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PIDs

The Public Interest Disclosure scheme

The Public Interest Disclosure (PID) scheme promotes integrity and accountability for Australian Government agencies, including Australian intelligence agencies, by encouraging public officials (disclosers) to speak up about suspected wrongdoing. The wrongdoing can have taken place at any time. The scheme protects the confidentiality of disclosers and provides statutory protections against reprisals for both disclosers and witnesses.

Agencies, including intelligence agencies, are required to take action when a disclosure is made. Agencies are also required to keep disclosers informed of actions taken under the scheme in response to their disclosure.

Intelligence agencies report to IGIS about their actions under the Public Interest Disclosure Act 2013. Other agencies report to the Commonwealth Ombudsman (Ombudsman).

The Ombudsman provides general information applicable to all agencies about how agencies handle and manage PIDs, the types of conduct which may be the subject of a PID and the process of making a disclosure

The role of the IGIS in the Public Interest Disclosure scheme

IGIS has a role in receiving, allocating and investigating PIDs about the conduct of Australian intelligence agencies or the network activity warrant functions of the AFP or the ACIC. 

IGIS’ responsibilities under the PID Act also includes:

  • receiving information from agencies about their handling of PIDs 
  • monitoring the actions of intelligence agencies to ensure they comply with the PID scheme
  • assisting current and former public officials of intelligence agencies in relation to the operation of the PID Act
  • receiving and investigating complaints about the handling of public interest disclosures by intelligence agencies
  • promoting education and awareness about the PID scheme within intelligence agencies. 

Public Interest Disclosures about intelligence agencies and certain agencies’ network activity warrant functions

If a PID is made regarding an intelligence agency or the network activity warrant functions of the AFP or the ACIC, the agency handling the PID must keep IGIS informed of its progress and its follow-up actions. There are specific timeframes within which the agency must provide notice to the IGIS of such disclosures.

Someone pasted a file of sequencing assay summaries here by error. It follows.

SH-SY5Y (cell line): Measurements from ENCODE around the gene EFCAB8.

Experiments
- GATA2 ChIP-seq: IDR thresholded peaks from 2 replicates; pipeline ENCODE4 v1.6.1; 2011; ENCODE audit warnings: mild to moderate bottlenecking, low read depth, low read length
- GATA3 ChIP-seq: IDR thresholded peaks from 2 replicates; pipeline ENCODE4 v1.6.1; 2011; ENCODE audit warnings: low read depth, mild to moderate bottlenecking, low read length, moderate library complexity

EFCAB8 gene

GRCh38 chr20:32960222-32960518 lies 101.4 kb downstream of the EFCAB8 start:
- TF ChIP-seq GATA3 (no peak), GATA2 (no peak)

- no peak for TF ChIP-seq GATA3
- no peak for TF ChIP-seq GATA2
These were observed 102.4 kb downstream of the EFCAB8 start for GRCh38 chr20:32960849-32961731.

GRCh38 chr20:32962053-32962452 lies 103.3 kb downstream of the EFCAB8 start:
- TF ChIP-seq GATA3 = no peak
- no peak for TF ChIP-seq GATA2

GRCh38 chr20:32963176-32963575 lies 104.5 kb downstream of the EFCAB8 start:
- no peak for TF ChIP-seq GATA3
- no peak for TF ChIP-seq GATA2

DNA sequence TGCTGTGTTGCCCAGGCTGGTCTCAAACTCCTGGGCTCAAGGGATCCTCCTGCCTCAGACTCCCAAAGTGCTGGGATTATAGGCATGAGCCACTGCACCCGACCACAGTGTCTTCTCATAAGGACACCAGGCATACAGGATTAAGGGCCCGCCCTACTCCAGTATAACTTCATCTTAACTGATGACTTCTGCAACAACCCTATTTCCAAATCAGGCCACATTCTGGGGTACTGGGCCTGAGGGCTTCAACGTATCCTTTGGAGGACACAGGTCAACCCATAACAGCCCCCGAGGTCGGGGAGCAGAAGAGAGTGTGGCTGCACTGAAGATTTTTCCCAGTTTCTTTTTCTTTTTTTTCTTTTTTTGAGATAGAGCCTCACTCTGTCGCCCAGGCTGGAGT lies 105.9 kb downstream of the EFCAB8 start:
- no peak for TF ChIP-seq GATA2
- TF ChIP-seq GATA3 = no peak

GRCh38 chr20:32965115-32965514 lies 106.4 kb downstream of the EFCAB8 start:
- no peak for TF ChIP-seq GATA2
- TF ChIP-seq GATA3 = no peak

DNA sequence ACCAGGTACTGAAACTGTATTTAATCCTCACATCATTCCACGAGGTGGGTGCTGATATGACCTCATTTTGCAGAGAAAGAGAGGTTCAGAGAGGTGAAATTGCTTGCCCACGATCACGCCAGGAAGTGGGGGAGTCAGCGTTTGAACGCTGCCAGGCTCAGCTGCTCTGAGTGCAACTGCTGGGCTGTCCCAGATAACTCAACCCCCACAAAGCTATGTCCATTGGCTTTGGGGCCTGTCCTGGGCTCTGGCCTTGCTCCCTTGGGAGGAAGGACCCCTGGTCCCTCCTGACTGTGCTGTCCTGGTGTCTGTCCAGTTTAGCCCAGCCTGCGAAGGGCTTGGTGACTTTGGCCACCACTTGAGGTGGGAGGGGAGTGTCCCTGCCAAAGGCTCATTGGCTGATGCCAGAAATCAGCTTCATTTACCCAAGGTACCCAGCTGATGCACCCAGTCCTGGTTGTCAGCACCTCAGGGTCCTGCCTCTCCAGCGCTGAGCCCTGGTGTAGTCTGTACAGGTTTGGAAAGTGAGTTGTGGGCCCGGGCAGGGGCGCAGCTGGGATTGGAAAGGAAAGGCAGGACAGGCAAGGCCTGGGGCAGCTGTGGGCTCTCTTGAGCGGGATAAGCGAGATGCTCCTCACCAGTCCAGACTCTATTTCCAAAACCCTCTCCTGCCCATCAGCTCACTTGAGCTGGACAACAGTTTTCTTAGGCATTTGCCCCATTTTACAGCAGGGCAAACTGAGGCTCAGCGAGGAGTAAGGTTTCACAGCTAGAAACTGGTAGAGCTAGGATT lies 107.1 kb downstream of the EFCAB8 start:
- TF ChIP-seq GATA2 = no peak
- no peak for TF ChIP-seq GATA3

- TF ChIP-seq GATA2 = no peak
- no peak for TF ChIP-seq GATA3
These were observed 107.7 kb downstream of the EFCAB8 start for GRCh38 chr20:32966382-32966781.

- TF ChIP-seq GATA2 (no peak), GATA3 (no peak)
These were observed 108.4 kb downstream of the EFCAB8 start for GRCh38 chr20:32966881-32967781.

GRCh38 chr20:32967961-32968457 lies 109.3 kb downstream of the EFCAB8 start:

PIDs regarding an intelligence agency or the network activity warrant functions of the AFP or the ACIC can also be made directly to the IGIS, or allocated to the IGIS for investigation by the receiving agency. 

If a PID is made directly to IGIS, the IGIS will carefully consider the most appropriate course of action. This may include allocating the matter to the concerned agency for possible investigation (following consultation with the agency), or the IGIS investigating the disclosure under the PID Act or using the IGIS’ separate investigative powers under the IGIS Act.

Common questions about Public Interest Disclosures

Under the PID scheme, disclosures can be made by current or former 'public officials'. This is a broad term which includes all Australian Government federal public servants (including staff of the intelligence agencies and those employed under the Intelligence Services Act 2001), ADF and AFP members, all staff of statutory agencies and Commonwealth companies as well as contracted service providers. Potential disclosers can also be deemed to be 'public officials' in certain circumstances.

Disclosers can make a PID about an intelligence agency to an authorised officer belonging to the intelligence agency itself, or to the IGIS.  Authorised officers are responsible for receiving, assessing and allocating PIDs. 

Current public officials in intelligence agencies can also make a PID about their agency to an authorised officer through their supervisor. 

See the Ombudsman’s website for general information about how agencies handle and manage PIDs.

Individuals who are current or former 'public officials' may be covered by the protections in the PID Act when making a disclosure to the IGIS.

A disclosers' identity will be kept confidential as far as practicable. It is an offence to provide identifying information about a discloser without their consent, unless there is authority to do so under the PID Act or another Commonwealth law.

Disclosers, potential disclosers, and other persons have immunity from civil, criminal or administrative liability – including disciplinary action – for making a PID, or for providing information or assistance in connection with handling a PID. It is a criminal offence to take, or threaten to take, reprisals against a discloser because they have, or even could, make a PID. 

IGIS has a responsibility to ensure intelligence agencies comply with the PID scheme, including to ensure agencies comply with the requirement to protect disclosers from reprisals. IGIS will examine how the intelligence agency has managed a PID in any case where it is claimed that the discloser suffered from reprisals.

It is best to make a PID directly to the intelligence agency concerned in the first instance wherever possible. If you believe it is not appropriate for the agency to handle the disclosure, you can make a PID to the IGIS. 
If you are concerned about making a PID about an intelligence agency to the agency itself, you can contact us to discuss your options:

To make a PID directly to the IGIS you can email us at PID@IGIS.gov.au